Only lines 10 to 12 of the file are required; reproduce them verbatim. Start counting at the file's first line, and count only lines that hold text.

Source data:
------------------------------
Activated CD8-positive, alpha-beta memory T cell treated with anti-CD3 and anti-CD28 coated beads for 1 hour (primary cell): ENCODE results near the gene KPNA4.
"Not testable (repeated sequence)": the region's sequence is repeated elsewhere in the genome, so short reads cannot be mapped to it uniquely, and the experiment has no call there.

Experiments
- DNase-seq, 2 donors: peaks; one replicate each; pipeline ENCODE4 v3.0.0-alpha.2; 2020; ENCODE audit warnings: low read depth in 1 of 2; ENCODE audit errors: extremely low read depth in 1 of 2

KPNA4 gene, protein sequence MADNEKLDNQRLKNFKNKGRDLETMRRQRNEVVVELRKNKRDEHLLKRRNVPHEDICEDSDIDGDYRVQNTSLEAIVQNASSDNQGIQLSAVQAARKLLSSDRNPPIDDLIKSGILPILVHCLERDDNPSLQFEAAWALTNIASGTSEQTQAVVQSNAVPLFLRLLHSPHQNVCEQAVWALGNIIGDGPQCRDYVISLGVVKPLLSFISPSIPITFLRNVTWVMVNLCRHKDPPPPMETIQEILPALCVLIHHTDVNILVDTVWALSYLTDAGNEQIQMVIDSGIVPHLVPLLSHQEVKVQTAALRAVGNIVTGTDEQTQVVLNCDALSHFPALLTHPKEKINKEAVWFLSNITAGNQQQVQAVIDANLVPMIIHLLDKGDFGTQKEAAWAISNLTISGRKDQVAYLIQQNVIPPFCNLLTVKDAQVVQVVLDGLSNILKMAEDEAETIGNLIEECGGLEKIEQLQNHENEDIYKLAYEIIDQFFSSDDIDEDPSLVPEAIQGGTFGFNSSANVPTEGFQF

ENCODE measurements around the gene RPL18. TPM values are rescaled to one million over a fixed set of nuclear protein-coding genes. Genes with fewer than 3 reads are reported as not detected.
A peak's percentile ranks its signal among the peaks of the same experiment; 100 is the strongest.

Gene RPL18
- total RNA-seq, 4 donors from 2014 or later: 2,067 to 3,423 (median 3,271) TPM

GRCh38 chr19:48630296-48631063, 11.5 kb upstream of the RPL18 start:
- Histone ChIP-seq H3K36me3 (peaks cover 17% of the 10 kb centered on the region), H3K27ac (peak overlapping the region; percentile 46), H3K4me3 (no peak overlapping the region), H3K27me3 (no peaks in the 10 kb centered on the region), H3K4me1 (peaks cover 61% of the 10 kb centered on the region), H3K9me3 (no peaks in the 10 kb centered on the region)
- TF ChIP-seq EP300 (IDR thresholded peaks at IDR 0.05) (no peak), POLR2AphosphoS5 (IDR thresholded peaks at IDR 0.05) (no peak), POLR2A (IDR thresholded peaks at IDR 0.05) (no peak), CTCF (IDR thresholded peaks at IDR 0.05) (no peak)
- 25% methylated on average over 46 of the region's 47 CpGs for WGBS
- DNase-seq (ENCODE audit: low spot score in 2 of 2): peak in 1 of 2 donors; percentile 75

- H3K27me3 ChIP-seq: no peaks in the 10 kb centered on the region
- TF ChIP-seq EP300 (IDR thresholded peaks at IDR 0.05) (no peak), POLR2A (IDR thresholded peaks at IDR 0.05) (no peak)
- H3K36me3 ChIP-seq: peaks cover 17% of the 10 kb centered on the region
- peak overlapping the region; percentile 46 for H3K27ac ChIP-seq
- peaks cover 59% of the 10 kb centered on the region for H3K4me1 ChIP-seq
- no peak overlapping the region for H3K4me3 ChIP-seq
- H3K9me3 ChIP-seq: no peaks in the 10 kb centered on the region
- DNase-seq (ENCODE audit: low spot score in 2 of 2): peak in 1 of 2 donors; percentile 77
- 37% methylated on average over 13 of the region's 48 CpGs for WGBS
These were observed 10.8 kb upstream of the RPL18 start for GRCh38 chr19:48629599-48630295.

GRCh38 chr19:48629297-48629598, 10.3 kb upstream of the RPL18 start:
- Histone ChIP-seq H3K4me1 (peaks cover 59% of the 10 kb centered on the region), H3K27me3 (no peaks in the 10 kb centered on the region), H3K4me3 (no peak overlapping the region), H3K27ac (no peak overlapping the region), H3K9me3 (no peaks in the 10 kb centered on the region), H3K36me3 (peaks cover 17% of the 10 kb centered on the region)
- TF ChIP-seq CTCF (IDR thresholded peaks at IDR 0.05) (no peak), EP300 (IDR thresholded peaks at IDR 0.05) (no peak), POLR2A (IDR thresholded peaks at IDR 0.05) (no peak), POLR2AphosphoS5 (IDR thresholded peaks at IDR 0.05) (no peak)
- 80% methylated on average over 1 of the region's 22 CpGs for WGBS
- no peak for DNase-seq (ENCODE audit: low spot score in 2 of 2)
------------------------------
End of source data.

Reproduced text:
GRCh38 chr19:48630296-48631063, 11.5 kb upstream of the RPL18 start:
- Histone ChIP-seq H3K36me3 (peaks cover 17% of the 10 kb centered on the region), H3K27ac (peak overlapping the region; percentile 46), H3K4me3 (no peak overlapping the region), H3K27me3 (no peaks in the 10 kb centered on the region), H3K4me1 (peaks cover 61% of the 10 kb centered on the region), H3K9me3 (no peaks in the 10 kb centered on the region)
- TF ChIP-seq EP300 (IDR thresholded peaks at IDR 0.05) (no peak), POLR2AphosphoS5 (IDR thresholded peaks at IDR 0.05) (no peak), POLR2A (IDR thresholded peaks at IDR 0.05) (no peak), CTCF (IDR thresholded peaks at IDR 0.05) (no peak)